Boat Anchors… Par 5

 


Significant time has passed, the dust has settled and the drama of the closing hours of the 2016 Masters Tournament, the first of the four “major” annual championships in professional golf is now resting quietly in the annals of golf history and lore.  But this picture of Jordan Spieth, taken while on his walk to participate in the traditional Green Jacket ceremony that weekend, still haunts me. It is the graphic depiction of a young man painfully lost in his negative thoughts.

jordan-speith-53294

Jordan Spieth walks to the Green Jacket Ceremony during the final round of the Masters Tournament at Augusta National Golf Club, Sunday, April 10, 2016, in Augusta, Georgia. (TODD BENNETT/STAFF)

 I honestly do not have the inside track on what Jordan was thinking at the time this photo was snapped. I do, however, have the context of the moment.

In the picture above young Spieth is definitely still in a state of shock over what had occurred over the last two hours prior to this photo being snapped. He had led the 2016 Masters Golf tournament from the first round and had built a five-shot lead going into the back and final nine on Sunday afternoon.  It appeared that he was on his way home to his second green jacket in two years—a feat less than a handful have accomplished—and a champions purse of $1,800,000.

Then the bottom fell out…

…In a matter of roughly two agonizing hours he lost five shots to par limping in to finish his tournament two under par. This, while his closest competitor, Danny Willett, entered the final nine two under par and went on to finish with three more birdies and a five under final score to win the tournament championship by three strokes.  These events would scramble anyone’s mind.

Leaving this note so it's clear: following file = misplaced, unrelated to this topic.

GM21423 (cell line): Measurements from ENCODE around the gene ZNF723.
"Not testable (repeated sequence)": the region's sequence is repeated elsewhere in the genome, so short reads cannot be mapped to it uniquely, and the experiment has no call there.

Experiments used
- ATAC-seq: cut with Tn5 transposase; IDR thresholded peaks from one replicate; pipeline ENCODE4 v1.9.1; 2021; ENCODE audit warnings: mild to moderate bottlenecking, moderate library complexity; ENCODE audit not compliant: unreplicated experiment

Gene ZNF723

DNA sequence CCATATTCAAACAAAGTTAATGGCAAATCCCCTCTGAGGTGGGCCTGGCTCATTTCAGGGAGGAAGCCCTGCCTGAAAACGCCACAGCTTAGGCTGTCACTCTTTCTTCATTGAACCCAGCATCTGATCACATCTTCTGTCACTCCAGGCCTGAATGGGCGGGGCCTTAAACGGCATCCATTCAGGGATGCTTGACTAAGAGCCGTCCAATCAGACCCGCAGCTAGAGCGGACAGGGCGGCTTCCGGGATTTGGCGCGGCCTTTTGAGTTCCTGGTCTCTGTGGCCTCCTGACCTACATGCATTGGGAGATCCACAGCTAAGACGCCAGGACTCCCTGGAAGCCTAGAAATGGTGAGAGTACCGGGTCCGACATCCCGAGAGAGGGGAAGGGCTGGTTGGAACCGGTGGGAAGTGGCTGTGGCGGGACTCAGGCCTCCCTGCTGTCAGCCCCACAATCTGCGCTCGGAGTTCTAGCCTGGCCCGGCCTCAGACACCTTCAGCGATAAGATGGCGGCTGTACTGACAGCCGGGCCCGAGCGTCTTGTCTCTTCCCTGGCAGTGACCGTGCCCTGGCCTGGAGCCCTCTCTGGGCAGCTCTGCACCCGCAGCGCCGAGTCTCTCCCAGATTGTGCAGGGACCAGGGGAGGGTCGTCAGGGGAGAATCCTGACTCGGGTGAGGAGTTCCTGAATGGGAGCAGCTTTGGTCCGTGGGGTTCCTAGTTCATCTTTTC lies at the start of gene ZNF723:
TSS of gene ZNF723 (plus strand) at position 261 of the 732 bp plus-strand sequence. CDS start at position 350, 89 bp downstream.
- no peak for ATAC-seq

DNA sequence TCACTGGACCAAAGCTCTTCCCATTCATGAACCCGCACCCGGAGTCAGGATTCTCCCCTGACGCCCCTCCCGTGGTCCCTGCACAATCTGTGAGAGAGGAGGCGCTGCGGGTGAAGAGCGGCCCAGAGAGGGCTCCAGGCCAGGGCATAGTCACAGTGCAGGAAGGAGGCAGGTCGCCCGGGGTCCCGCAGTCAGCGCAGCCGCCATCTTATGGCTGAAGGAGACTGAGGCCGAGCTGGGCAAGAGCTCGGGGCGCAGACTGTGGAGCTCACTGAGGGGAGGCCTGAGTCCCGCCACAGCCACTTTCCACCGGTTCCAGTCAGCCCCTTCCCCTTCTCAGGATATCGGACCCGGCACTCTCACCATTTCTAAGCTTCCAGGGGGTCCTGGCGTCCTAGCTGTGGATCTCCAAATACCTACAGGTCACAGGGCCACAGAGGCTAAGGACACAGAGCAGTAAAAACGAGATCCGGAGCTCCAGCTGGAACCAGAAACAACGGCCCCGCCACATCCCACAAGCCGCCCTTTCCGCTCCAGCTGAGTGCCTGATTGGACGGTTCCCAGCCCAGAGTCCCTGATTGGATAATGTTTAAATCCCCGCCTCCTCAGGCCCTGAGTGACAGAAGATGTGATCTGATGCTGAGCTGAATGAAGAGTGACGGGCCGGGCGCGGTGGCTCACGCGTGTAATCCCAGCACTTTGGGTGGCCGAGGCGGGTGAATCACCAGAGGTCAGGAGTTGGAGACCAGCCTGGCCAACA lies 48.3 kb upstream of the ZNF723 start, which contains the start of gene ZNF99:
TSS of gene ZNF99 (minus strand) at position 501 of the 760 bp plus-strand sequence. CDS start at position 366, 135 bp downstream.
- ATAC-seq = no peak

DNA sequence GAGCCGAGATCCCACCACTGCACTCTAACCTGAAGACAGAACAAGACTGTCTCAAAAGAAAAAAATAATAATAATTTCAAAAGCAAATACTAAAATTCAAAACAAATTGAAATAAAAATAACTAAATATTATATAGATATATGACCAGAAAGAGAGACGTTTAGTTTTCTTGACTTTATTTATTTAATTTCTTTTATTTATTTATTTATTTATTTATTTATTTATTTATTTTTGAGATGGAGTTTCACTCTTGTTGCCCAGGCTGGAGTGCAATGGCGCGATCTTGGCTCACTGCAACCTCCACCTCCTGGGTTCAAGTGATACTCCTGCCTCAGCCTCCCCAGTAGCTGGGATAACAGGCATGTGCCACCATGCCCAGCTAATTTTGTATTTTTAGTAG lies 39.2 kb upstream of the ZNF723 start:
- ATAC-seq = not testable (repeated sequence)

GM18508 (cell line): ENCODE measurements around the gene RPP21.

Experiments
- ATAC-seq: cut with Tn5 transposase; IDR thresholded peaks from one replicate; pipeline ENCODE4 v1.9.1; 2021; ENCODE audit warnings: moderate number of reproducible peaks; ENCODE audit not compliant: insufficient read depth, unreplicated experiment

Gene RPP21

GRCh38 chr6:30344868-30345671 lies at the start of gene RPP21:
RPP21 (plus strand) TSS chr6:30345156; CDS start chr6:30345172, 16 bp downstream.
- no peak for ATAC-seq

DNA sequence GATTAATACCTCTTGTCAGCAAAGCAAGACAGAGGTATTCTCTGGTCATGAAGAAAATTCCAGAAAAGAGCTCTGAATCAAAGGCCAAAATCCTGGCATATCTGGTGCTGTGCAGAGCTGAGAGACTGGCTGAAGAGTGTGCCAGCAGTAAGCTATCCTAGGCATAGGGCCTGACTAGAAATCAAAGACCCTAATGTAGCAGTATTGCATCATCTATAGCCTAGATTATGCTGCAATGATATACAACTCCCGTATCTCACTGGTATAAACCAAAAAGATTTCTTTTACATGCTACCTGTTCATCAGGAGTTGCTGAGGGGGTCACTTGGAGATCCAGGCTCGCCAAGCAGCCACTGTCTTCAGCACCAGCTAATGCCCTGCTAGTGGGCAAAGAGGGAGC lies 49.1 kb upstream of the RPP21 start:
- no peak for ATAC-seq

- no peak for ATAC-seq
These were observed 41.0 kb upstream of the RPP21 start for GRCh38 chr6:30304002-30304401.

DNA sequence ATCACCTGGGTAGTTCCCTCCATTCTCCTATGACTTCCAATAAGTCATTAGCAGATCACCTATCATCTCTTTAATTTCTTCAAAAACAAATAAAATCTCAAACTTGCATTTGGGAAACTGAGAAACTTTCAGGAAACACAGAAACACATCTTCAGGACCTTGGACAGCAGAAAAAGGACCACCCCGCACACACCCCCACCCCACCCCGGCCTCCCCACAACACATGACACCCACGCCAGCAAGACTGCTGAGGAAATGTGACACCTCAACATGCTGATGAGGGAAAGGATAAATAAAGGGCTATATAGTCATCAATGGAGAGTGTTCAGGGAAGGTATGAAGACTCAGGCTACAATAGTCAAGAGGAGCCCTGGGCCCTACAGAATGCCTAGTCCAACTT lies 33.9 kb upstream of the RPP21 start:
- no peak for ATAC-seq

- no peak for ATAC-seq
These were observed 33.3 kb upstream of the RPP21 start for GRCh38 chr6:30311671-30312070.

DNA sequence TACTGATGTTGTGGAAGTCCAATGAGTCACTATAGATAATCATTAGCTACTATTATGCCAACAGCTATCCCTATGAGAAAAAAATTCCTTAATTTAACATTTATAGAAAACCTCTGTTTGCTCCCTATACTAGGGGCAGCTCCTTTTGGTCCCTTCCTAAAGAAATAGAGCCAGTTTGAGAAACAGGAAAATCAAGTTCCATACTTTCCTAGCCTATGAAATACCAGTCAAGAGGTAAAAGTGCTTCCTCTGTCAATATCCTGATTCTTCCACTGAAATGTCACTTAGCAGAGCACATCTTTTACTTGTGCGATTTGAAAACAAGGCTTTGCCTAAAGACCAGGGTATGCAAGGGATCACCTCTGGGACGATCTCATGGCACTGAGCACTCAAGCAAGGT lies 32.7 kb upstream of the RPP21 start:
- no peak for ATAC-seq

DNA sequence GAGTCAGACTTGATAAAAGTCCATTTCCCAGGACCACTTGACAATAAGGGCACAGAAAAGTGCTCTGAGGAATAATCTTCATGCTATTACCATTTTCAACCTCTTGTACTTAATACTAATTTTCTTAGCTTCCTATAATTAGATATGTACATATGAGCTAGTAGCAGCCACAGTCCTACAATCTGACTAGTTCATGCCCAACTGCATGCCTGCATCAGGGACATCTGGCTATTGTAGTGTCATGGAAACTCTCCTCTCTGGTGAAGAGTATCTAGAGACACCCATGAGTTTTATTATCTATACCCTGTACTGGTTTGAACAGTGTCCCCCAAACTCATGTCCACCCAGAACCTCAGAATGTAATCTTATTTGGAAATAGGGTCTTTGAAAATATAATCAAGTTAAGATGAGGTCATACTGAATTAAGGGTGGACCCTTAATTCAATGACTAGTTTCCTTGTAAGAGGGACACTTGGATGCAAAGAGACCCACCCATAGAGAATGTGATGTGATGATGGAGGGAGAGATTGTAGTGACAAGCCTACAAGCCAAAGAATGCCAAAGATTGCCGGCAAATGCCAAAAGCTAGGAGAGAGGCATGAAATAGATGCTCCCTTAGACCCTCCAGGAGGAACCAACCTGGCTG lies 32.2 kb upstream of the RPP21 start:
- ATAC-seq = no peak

Many months have passed since the tournament in question and I am confident that Jordan is just fine (scarred but fine) and running on all cylinders.  So why would his picture “Haunt” me?

It haunts me because I see a piece of me, and perhaps you, in his countenance. His face emotes, in me, memories of events and periods of my life where I have let myself, and others, down.  It is a painful picture for me because, if I am not diligent in the practice of forgiving myself for things no longer in my control, I can easily take the predictable and worthless journey into self-doubt, self-deprecation and the dragging of debilitating multiple “Guilt Anchors”.

Is it important for me to pay attention to and learn from my sins/mistakes of the past? Absolutely!

But it is not good to perseverate on them to the point of debilitation. I would suggest there is a better way to deal with self imposed regret. I have chosen to adopt the following guidelines:

  • Ask…What have I learned?
  • Ask…What will I do differently next time?
  • Focus on what I want to do, not what I did.
  • Keep things in perspective
  • Remember my past is not my present or my future…

And…

I revisit the promise made to me, as a follower of Jesus Christ, that I am a treasured child of the most high God. And as such I have been forgiven my sins, past, present and future and look forward to moving into eternity with my Maker. I don’t have to pull a boat anchor of regret.

 

 

 

 

 

 

 

2 responses to this post.

  1. Yes, this is important. Regrets like to stick around and steal from us. Your advice is sound. Thanks, Larry!

    Reply

  2. Thanks for your Post, Larry. The “battle is in our mind” is where our past, present, and future resides. We are encouraged in Scripture to “Take every thought captive . . . “

    Reply

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